January 29, 1998

    This opinion is subject to further editing. If published, the official version will appear in the bound volume of the Official Reports.


Marilyn L. Graves

Clerk, Court of Appeals

of Wisconsin

    A party may file with the Supreme Court a petition to review an adverse decision by the Court of Appeals.  See § 808.10 and Rule 809.62, Stats.




No.    97-0125-CR











State of Wisconsin,






Daniel L. Litsey,







APPEAL from a judgment of the circuit court for Vernon County:  MICHAEL J. ROSBOROUGH, Judge.  Affirmed. 

Before Eich, C.J., Dykman, P.J., and Deininger, J.  

PER CURIAM.   Daniel Litsey appeals from a judgment convicting him of one count of first-degree sexual assault of a child, contrary to § 948.02(1), Stats., one count of second-degree sexual assault of a child, contrary to § 948.02(2), Stats., and seven counts of second-degree sexual assault by use or threat of force or violence, contrary to § 940.225(2)(a), Stats.  Litsey does not contest his conviction on the first two charges.  He does, however, contend that the jury heard insufficient evidence on which to find him guilty on the seven counts of sexual assault by use or threat of force or violence.  We disagree and therefore affirm.

The State charged Litsey with sexually assaulting his step-daughter, A.F., once when she was twelve, once when she was thirteen, and seven times when she was sixteen or seventeen by threatening to use force or violence.  A.F. testified that her first sexual contact with Litsey occurred in Iowa when she was twelve, when he forcibly raped her.  Thereafter, she had repeated sexual intercourse with Litsey after they moved to Wisconsin.  In fact, she testified that from the age of thirteen until she reported the assaults almost four years later, she had sexual intercourse with him almost every day.

A.F. did not testify that Litsey threatened to use force or violence to coerce her on any specific occasion when they had intercourse.  She did, however, testify that the time when he physically forced her to have sex in Iowa was always in her thoughts and always made her afraid to resist him.  She also testified that before 1993, Litsey threatened at least three times to kill her, or have her killed, if she reported his assaults. 

The jury found A.F.’s testimony sufficient to establish sexual intercourse by threat of force or violence on each of the seven charged occasions.  Litsey contends on appeal that the evidence of a rape when A.F. was twelve and threats to kill her when she was fourteen were not sufficient to establish the threat of force or violence element of § 940.225(2)(a), Stats., for acts done when A.F. was sixteen and seventeen.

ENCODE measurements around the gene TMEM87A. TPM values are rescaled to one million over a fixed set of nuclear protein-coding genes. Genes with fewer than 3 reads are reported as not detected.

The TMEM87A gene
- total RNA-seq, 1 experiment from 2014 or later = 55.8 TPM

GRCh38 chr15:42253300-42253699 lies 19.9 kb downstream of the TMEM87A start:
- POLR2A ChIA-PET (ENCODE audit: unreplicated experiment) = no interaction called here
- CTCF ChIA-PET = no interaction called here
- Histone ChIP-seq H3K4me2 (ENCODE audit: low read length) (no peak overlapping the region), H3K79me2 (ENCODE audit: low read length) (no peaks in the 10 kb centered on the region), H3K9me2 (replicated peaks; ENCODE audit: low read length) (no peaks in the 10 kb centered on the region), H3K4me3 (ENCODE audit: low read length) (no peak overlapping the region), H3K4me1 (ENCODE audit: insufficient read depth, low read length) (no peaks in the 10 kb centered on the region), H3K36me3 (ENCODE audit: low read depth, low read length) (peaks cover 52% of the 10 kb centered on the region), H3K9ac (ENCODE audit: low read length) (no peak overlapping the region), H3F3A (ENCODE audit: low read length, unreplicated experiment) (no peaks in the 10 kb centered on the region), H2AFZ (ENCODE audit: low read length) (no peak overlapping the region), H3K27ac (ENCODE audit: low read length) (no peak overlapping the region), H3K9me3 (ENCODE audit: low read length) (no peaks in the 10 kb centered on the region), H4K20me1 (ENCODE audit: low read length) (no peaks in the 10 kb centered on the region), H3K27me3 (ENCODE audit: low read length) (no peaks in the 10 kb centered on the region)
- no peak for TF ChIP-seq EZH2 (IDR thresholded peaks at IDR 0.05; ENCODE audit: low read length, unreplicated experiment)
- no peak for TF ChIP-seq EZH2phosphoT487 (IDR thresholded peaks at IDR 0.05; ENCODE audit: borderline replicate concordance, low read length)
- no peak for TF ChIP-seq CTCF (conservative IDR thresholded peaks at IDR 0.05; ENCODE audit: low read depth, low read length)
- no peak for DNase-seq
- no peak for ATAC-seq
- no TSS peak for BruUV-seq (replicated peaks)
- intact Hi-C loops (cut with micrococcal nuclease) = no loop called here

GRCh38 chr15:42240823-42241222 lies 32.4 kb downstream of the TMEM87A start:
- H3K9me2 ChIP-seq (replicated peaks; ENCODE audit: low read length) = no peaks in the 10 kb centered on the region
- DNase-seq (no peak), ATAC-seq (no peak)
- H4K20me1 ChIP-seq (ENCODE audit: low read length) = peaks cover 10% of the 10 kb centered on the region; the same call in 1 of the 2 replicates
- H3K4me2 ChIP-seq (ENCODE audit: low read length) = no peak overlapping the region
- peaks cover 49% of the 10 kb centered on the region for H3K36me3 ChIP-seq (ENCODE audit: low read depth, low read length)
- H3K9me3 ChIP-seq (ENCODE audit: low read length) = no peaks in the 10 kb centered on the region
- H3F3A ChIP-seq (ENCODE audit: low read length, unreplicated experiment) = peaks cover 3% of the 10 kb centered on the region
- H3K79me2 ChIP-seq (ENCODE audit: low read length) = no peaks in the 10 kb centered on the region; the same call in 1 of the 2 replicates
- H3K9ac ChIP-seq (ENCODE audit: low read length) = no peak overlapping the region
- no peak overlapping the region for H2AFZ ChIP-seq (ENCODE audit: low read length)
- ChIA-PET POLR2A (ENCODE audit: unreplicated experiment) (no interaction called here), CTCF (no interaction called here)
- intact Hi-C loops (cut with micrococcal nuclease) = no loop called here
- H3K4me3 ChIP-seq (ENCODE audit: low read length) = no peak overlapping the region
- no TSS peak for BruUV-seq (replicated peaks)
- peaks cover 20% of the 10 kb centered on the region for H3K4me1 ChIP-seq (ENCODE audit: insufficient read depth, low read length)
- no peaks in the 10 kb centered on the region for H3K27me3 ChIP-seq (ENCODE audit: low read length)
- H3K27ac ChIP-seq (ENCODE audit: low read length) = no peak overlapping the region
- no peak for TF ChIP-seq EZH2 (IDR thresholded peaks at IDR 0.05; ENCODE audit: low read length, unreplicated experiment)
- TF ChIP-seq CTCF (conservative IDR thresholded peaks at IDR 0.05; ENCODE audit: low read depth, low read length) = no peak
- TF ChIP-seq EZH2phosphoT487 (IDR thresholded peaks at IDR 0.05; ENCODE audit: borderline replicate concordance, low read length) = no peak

On review of the jury’s verdict, we determine if the evidence, when viewed most favorably to the verdict, allows a reasonable jury to find guilt beyond a reasonable doubt.  See State v. Poellinger, 153 Wis.2d 493, 507, 451 N.W.2d 752, 757-58 (1990).  Even if the same evidence allows a reasonable inference consistent with innocence, we must adopt the inference that supports the jury’s verdict.  See id. at 506-07, 451 N.W.2d at 757. 

The evidence was sufficient to convict Litsey of violating § 940.225(2)(a), Stats., on all seven occasions.  The jury may find the force element of that section satisfied by evidence of prior threats or acts whose effect lingers on.  See State v. Speese, 191 Wis.2d 205, 213, 528 N.W.2d 63, 66 (Ct. App. 1995), rev’d on other grounds, 199 Wis.2d 597, 545 N.W.2d 510 (1996).  Even where the threats or acts are somewhat distant in time, the question remains whether, in context, the victim’s fear remained reasonable.  Id. at 213-14, 528 N.W.2d at 66-67.  Here, the context included the inherent authority Litsey had over A.F. in his step-parent role, evidence of his bad temper, and the fact that the family lived in somewhat isolated circumstances where A.F. was frequently alone with Litsey.  Under these circumstances, the jury could reasonably conclude that A.F.’s continued acquiescence in the assaults was rationally motivated by Litsey’s prior threats and use of force, despite the passage of years since they occurred. 

By the Court.—Judgment affirmed.

This opinion will not be published.  See Rule 809.23(1)(b)5, Stats.